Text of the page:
Chapter 2: Postal Operations
E. Mail Distribution
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The Postal Service continues to focus on automating mail distribution operations to improve efficiency and reduce costs. The foundation of this effort is based on barcode technology, which includes generating barcoded mail, processing barcoded mail in automated operations, and adjusting the workforce as necessary to capture savings.

a. Letter Mail Automation Equipment and Software

In 2002, the Postal Service continued its campaign to improve automated processing of letter mail through deployment of additional hardware and software. New automation equipment is allowing postal operations to keep pace with growth.

During 2002, delivery bar code sorter-expanded capability (DBCS-EC) machines were deployed at three facilities. The DBCS-EC machines can process a portion of letter mail that is sorted manually today. This equipment can handle a wider range of mail than is currently possible, such as flimsy mailpieces and thick and heavy items. Deployment of all 84 DBCS-EC machines will be completed in early 2003.

Letter mail recognition rates continued to rise in 2002 as we deployed additional hardware and software upgrades for our existing multi-line optical character reader (MLOCR), delivery bar code sorter input/output subsystem (DIOSS), and remote computer readers (RCR) equipment. During 2002, we tested and deployed improvements to 346 mail processing centers under the Recognition Improvement Program (RIP), which is an incentive-based program where the vendor is paid based on percentage of the incremental performance improvements. Improvements made this year under RIP raised the letter mail encode rate to about 88 percent while reducing the error rate by 1.3 percent. Future improvements will be made under the Letter Recognition Enhancement Program (LREP), which is projected to yield an additional 5-8 percent increase in overall system encode rate by mid-2004.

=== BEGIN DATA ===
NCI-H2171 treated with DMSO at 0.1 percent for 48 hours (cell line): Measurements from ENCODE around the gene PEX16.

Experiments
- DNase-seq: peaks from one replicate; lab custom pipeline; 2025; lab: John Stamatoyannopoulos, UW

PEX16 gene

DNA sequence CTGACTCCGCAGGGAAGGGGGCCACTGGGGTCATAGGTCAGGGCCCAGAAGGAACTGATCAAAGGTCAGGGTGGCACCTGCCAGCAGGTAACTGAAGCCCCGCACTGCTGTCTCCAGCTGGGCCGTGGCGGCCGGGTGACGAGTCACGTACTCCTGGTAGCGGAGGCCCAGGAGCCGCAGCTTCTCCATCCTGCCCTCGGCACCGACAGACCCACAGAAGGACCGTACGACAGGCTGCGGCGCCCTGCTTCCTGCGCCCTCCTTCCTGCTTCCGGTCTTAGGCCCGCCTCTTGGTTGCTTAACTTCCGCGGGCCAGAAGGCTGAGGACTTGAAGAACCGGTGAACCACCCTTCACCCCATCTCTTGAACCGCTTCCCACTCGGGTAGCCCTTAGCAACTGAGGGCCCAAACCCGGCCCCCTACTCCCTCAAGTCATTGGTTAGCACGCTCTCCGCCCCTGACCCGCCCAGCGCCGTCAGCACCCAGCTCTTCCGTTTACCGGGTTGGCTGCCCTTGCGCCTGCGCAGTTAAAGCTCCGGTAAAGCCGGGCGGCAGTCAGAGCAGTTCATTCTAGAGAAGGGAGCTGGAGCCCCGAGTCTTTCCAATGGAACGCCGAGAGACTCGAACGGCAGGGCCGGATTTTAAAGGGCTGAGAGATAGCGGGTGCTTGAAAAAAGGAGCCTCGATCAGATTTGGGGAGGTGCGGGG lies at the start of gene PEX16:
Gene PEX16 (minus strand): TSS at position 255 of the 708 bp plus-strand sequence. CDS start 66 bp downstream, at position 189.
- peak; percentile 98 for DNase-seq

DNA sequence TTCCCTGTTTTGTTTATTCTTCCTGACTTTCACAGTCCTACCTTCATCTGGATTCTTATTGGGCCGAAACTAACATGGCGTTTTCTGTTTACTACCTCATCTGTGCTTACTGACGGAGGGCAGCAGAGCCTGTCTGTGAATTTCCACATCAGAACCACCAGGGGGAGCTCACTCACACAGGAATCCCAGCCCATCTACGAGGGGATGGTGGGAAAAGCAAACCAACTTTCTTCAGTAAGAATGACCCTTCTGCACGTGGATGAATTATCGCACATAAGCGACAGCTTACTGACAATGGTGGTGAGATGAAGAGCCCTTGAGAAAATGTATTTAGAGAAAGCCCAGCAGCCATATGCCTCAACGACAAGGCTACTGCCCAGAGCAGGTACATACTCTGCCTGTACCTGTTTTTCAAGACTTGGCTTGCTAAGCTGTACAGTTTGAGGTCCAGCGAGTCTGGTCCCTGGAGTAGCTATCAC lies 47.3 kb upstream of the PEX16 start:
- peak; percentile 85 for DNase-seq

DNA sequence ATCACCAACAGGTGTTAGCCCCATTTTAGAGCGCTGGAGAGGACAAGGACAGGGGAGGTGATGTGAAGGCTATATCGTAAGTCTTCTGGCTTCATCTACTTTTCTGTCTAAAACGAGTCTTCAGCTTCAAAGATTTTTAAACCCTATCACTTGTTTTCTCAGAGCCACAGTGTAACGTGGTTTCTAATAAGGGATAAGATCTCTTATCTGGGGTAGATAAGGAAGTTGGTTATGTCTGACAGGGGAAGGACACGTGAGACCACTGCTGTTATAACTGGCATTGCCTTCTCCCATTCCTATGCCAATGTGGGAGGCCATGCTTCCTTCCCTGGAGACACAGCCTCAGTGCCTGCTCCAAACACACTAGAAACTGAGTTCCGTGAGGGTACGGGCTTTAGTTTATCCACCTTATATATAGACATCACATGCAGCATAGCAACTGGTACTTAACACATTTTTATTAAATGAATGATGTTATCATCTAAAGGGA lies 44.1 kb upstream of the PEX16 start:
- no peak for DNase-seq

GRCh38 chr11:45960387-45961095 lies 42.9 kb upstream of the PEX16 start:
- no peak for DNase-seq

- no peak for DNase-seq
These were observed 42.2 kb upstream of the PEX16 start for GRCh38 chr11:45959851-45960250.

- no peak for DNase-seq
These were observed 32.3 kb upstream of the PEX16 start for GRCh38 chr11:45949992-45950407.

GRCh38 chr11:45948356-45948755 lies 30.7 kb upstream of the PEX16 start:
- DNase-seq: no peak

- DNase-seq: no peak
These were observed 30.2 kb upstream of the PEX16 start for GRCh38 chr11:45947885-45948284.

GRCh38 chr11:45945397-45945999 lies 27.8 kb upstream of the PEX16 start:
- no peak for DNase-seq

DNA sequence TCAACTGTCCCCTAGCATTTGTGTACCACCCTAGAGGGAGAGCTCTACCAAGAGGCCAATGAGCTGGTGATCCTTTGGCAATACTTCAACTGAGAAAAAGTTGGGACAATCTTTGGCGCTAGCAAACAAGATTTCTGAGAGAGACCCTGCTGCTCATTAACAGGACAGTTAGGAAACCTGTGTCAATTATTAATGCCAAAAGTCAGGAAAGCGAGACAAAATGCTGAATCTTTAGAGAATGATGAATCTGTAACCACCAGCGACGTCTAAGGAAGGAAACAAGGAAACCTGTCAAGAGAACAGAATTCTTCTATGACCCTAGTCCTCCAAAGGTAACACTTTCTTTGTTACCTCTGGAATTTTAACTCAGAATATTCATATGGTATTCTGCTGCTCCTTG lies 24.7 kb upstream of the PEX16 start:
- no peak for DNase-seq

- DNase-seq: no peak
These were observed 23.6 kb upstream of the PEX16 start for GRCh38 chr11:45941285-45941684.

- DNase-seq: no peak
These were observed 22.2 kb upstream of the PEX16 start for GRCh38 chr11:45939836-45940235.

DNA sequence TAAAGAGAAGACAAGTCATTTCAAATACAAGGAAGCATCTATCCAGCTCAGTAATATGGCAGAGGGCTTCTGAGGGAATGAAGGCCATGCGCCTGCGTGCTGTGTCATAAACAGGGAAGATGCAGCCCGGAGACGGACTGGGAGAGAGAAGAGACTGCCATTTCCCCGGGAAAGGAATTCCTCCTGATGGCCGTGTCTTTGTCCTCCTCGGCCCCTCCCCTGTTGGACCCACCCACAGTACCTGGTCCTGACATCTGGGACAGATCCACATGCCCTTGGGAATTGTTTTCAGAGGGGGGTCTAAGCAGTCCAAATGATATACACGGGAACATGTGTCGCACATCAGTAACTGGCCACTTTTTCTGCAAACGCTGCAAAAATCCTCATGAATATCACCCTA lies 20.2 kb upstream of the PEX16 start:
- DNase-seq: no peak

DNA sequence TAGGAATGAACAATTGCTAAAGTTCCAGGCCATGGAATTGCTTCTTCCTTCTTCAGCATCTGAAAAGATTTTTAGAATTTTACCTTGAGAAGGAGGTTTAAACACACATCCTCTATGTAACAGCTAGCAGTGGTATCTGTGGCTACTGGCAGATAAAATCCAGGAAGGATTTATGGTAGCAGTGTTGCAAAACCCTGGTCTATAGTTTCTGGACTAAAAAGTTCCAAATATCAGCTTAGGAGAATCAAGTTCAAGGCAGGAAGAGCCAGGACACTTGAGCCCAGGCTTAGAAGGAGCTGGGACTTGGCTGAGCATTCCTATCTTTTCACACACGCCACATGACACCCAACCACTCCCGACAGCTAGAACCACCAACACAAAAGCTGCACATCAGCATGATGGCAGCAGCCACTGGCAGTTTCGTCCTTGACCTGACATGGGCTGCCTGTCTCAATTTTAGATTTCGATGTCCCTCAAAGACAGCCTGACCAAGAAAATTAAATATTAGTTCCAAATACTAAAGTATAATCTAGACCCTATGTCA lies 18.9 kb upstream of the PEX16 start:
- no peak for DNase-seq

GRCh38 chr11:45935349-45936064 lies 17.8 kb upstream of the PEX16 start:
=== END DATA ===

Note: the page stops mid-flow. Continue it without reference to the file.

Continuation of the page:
A contract was awarded to deploy wide field of view (WFOV) cameras as replacements for the aging and obsolete wide area bar code readers (WABCRs). The WFOV camera system will replace WABCRs on all existing DBCS, DIOSS, and Carrier Sequence Bar Code Sorter (CSBCS) machines. This camera system will be able to read information-based indicia (IBI) codes as well as POSTNET and PLANET barcodes currently being read by the WABCR. The WFOV camera system demonstrated a significant improvement over the WABCR in reading POSTNET and PLANET barcodes during the previous year's competitive test. National deployment is scheduled to begin in 2003.

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Chapter 2 Table of Contents

A.  Public Perceptions, Customer
     Outreach and Mailer Liaison

B.  Product Development

C.  International Mail

D.  Mail Volume and Service

E.  Mail Distribution

F.  Delivery Unit Operations

G.  Stamp Services

H.  Licensing Program

I.  Commercial Sales

J.  Retail Programs:
     Building the Core

K.  Pricing and Classification

L.  Marketing Technology and
     Channel Management

M. The Internet:
     Transforming the Way We Connect
      with Our Customers

N.  Technology

O.  Operations Planning

P.  Financial Management